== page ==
Battle of Tan Son Nhut
About 2100 on 30 January 1968, Lieutenant Colonel Glenn K. Otis, commander of the 3d Squadron, 4th Cavalry, was ordered to send one troop to aid Tan Son Nhut Air Base on the north side of Saigon. Colonel Otis directed the Troop C commander, Captain Leo B. Virant, to prepare for this mission and to put his troops on short notice alert. Troop C was at Cu Chi, twenty-five kilometers northwest of Saigon, with one of its platoons securing the Hoc Mon bridge ten kilometers closer to Saigon on National Highway 1.
At 0415 hours on 31 January 1968 Colonel Otis was ordered to commit Troop C to block a Viet Cong regiment that had attacked Tan Son Nhut Air Base. The troop was on its way in fifteen minutes and while it was en route was ordered to destroy enemy forces attacking the air base itself. Troop C was to be under the operational control of the Tan Son Nhut commander; a guide from that headquarters was to meet the unit at the south side of the Hoc Mon bridge and lead it to the air base. To avoid ambushes along Highway QL-1, Colonel Otis flew over the unit and, dropping flares to discourage the enemy, guided it cross-country to the Hoc Mon bridge. Troop C then passed through its own 1st Platoon, which remained at the bridge, met the guide from Tan Son Nhut, and moved toward the air base. Colonel Otis returned to Cu Chi to refuel and rearm.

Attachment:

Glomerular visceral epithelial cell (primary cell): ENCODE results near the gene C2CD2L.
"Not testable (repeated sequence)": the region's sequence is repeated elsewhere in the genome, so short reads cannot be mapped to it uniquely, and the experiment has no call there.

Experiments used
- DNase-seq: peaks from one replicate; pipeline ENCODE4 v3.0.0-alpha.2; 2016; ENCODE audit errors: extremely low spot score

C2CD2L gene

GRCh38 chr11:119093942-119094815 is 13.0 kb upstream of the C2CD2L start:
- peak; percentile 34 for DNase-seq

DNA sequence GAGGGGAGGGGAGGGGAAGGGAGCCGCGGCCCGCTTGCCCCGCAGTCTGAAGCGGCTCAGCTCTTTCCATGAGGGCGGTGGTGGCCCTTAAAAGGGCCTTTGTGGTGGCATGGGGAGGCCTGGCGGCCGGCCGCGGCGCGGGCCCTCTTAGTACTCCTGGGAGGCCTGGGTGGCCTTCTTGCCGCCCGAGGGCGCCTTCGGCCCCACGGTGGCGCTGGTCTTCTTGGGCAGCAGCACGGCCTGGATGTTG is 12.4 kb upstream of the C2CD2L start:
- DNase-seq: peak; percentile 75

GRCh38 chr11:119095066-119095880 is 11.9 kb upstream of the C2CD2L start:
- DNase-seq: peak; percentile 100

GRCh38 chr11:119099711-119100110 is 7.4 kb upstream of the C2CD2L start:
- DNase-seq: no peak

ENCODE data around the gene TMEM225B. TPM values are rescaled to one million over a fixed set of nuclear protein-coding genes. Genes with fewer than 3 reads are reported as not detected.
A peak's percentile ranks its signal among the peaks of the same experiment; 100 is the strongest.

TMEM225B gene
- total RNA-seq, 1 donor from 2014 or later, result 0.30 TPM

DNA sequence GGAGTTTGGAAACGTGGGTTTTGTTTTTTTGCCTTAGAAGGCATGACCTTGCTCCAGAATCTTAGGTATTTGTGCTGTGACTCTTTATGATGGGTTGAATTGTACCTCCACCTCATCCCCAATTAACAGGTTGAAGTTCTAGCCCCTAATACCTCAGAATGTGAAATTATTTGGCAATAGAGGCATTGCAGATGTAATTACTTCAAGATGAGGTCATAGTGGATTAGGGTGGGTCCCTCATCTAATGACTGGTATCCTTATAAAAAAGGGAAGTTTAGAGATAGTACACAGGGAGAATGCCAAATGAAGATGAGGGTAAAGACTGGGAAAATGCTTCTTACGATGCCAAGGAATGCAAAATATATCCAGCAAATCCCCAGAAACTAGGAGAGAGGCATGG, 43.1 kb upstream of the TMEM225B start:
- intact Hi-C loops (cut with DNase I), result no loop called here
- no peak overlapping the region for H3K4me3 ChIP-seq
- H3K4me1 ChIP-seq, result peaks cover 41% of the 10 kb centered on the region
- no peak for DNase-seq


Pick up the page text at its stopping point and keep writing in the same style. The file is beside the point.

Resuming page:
The only information provided to Troop C was that a large enemy force had attacked from west to east across Highway 1 and penetrated the airfield defenses. As the troop approached the air base about 0600, it came under heavy small arms, automatic weapons, and rocket grenade fire. The cavalrymen attacked to split the enemy force where Highway 1 passed the southwestern gate of Tan Son Nhut. This move isolated approximately 100 Viet Cong inside the air base and kept the main body outside the gate. The full brunt of the enemy attack now fell on Troop C. In the first few minutes several tracked vehicles were hit and troop casualties were heavy. Captain Virant was seriously wounded in the head. The remaining elements of Troop C kept firing and succeeded in slowing the assault, but enemy fire forced some members of the troop out of their damaged vehicles into a ditch alongside Highway 1. Unable to communicate with the air base, the troop called the squadron at Cu Chi for help.